5. 5. Development is Expensive… • Many languages and frameworks • Huge gains in making code more open, more accessible • Fascinating technological advances - however, many projects still fail… • Why? 5
  6. 6. Poor Communication is Expensive… 6
  7. 7. Design Principles • Visibility - can I see the interaction? • Feedback - what’s the object or device doing right now? • Affordance - how do I use it? • Mapping - where am I & where can I go? • Constraints - why can’t I do that? • Consistency - is this familiar? 7
  8. 8. Visibility • Can you see the state of the device & possible actions? • Are the controls positioned in a manner where they can easily be found and used? • Problems arise when users can’t see how to use the device. 8
  9. 9. Poor Visibility • Which controls are ambiguous? • How does this device turn off? • Which controls have meanings that are unclear?. 9
  10. 10. Better Visibility 10
  11. 11. Feedback • What is the device doing right now? • What action is being performed? Feedback is often multi-sensory (an audible click and a visual clue of interaction) How does this work? 11
  12. 12. Affordance • Perceived and actual properties of an object that provides clues to its operation. 12
  13. 13. Poor Affordance? • What’s clickable below? 13
  14. 14. Better Affordance… • Why do these examples have better visual affordance? 14
  15. 15. Mapping • The relationship between controls and their effect. • Do these devices work with each other? 15
  16. 16. Mapping • Problematic examples (what’s good and what’s bad?) 16
  17. 17. Constraints • Restricting the kind of actions a user can take. 17
  18. 18. Constraints • How is the users attention directed to notice the system constraints? • What other constraints should the user notice? • How does users safety impact the design of this gas pump? 18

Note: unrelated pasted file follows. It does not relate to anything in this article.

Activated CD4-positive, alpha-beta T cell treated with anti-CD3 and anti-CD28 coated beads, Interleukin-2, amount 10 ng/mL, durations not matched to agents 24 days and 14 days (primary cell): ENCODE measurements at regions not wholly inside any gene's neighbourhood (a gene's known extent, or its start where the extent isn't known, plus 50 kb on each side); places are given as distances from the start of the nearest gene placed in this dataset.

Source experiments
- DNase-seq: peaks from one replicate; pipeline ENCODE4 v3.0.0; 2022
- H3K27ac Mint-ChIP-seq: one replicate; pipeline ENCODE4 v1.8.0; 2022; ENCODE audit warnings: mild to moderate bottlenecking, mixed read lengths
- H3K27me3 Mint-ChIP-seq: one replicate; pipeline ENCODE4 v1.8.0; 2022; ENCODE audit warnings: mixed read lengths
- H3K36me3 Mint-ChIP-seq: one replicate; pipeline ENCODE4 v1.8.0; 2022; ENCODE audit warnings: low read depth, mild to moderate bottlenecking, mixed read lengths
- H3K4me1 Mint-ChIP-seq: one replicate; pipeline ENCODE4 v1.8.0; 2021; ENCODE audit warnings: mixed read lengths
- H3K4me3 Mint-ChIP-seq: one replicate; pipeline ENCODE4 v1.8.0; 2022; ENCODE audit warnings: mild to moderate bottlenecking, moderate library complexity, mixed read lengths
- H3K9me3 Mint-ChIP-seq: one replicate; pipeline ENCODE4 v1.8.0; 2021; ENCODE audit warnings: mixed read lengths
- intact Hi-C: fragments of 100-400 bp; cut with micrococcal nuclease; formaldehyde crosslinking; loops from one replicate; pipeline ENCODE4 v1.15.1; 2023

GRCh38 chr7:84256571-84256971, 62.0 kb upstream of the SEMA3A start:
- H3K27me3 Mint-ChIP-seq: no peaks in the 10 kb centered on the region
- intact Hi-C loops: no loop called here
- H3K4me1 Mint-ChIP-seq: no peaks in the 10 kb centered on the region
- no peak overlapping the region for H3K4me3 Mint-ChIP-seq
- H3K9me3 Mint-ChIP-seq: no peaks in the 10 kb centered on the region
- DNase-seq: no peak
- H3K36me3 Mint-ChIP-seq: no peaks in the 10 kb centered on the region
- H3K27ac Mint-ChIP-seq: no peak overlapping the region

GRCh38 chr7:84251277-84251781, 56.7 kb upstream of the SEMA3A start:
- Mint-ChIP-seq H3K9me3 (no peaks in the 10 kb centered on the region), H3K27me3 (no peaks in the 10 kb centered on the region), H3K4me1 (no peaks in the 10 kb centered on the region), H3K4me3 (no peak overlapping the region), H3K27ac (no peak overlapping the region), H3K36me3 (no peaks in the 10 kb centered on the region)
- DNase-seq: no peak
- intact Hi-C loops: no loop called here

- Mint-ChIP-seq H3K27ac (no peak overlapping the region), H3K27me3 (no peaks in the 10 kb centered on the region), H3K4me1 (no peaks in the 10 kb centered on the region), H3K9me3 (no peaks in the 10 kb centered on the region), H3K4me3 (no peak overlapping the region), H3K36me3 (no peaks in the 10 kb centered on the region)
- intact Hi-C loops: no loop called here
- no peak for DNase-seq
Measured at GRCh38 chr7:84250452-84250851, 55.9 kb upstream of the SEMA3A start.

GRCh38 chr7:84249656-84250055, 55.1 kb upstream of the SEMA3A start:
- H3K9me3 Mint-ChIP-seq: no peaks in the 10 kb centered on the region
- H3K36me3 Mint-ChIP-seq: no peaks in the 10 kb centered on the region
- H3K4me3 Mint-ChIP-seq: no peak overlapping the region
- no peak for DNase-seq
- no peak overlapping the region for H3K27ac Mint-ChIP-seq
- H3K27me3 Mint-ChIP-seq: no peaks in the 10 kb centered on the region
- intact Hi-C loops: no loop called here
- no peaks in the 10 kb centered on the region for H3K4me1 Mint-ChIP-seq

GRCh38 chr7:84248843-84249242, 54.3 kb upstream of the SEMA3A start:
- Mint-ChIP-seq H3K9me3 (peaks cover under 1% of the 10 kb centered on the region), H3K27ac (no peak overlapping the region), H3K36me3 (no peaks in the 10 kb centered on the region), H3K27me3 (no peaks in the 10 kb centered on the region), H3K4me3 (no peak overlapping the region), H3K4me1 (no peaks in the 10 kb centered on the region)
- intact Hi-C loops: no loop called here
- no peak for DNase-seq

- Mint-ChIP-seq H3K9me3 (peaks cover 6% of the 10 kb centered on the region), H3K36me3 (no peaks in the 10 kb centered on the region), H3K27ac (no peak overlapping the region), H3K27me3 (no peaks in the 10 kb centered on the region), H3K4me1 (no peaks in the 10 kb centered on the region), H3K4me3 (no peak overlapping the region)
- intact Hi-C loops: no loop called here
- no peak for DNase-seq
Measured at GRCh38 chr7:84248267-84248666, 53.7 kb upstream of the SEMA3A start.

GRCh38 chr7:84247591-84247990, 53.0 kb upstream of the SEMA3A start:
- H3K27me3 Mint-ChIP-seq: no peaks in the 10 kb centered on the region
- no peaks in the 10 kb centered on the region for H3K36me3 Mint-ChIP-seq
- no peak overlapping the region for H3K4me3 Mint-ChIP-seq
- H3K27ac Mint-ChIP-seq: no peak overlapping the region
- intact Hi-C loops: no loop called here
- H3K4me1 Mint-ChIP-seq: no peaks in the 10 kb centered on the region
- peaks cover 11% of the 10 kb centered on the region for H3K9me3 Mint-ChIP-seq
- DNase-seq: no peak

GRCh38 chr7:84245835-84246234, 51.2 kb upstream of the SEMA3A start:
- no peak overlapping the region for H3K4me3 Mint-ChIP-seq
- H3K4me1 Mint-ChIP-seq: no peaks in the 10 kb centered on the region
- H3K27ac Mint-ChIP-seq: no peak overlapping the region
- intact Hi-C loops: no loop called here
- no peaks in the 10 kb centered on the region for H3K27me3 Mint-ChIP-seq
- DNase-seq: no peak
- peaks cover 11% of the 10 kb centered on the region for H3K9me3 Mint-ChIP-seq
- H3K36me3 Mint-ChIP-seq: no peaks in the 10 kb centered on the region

19. 19. Consistency • Design interfaces to have similar operations & use similar elements for achieving like tasks. • Similarity increases learnability. • Design to aid prior system knowledge - and aid the users short and long-term memory. 19
  20. 20. Consistency Four types of consistency: • Aesthetic - style & appearance is repeated to enhance recognition. • Functional - meaning and action is consistent to reinforce learnability and understanding. • Internal - indicates a system is planned & well thought out (cultivates trust and user orientation). • External - establishing an ecosystem & consistency with other elements in the environment. 20
  21. 21. About the Future… Key things to look out for: • Simplicity viewed as good… Complexity considered as very bad. • Clear, concise communication will be valued. • Companies that know how to innovate will win and survive. • Diverse skillsets will be valued. 21
  22. 22. Conclusion… Design Principles are validated by usability methods: • Learnability - how easy is it to perform basic tasks upon the users first encounter with the device or interface. • Efficiency - once the users are familiar with the interface, how quickly and effectively can they perform tasks. • Memorability - when users return after not having used the system, how quickly can they reestablish proficiency? • Errors - how many errors do users make? How severe are the errors? Can the users easily recover from errors? • Satisfaction - how pleasant and effective is the user experience? 22
  23. 23. Further Reading… 23
  24. 24. Credit to Don Norman • A cognitive scientist and engineer who pioneered concepts related to user centered design. • Worked at Apple & HP. Now @ NNG (http://www.nngroup.com) • Examines everyday things as examples of problematic designs. • Established Design Principles as a framework for discussing and thinking about interaction problems. 24
  25. 25. Questions? 25
  26. 26. Thank You… Credit to David Gelb 26